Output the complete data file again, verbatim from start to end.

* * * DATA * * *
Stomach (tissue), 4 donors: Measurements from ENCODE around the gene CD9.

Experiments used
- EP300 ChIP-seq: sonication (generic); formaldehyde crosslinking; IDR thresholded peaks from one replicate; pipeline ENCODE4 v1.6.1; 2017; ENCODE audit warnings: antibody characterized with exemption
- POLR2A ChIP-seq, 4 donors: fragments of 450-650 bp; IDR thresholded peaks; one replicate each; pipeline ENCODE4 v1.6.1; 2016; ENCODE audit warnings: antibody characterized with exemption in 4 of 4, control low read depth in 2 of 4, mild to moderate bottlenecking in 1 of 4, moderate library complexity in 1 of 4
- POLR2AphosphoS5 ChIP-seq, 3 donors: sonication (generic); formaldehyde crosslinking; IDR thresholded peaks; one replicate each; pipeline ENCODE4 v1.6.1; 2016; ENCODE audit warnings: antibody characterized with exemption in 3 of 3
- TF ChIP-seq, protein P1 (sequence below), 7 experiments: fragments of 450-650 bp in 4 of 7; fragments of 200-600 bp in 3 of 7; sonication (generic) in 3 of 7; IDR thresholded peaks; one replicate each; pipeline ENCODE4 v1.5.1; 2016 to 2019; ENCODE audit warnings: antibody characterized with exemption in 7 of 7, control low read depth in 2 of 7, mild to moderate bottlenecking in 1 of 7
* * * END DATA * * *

Stomach (tissue), 4 donors: Measurements from ENCODE around the gene CD9.

Experiments used
- EP300 ChIP-seq: sonication (generic); formaldehyde crosslinking; IDR thresholded peaks from one replicate; pipeline ENCODE4 v1.6.1; 2017; ENCODE audit warnings: antibody characterized with exemption
- POLR2A ChIP-seq, 4 donors: fragments of 450-650 bp; IDR thresholded peaks; one replicate each; pipeline ENCODE4 v1.6.1; 2016; ENCODE audit warnings: antibody characterized with exemption in 4 of 4, control low read depth in 2 of 4, mild to moderate bottlenecking in 1 of 4, moderate library complexity in 1 of 4
- POLR2AphosphoS5 ChIP-seq, 3 donors: sonication (generic); formaldehyde crosslinking; IDR thresholded peaks; one replicate each; pipeline ENCODE4 v1.6.1; 2016; ENCODE audit warnings: antibody characterized with exemption in 3 of 3
- TF ChIP-seq, protein P1 (sequence below), 7 experiments: fragments of 450-650 bp in 4 of 7; fragments of 200-600 bp in 3 of 7; sonication (generic) in 3 of 7; IDR thresholded peaks; one replicate each; pipeline ENCODE4 v1.5.1; 2016 to 2019; ENCODE audit warnings: antibody characterized with exemption in 7 of 7, control low read depth in 2 of 7, mild to moderate bottlenecking in 1 of 7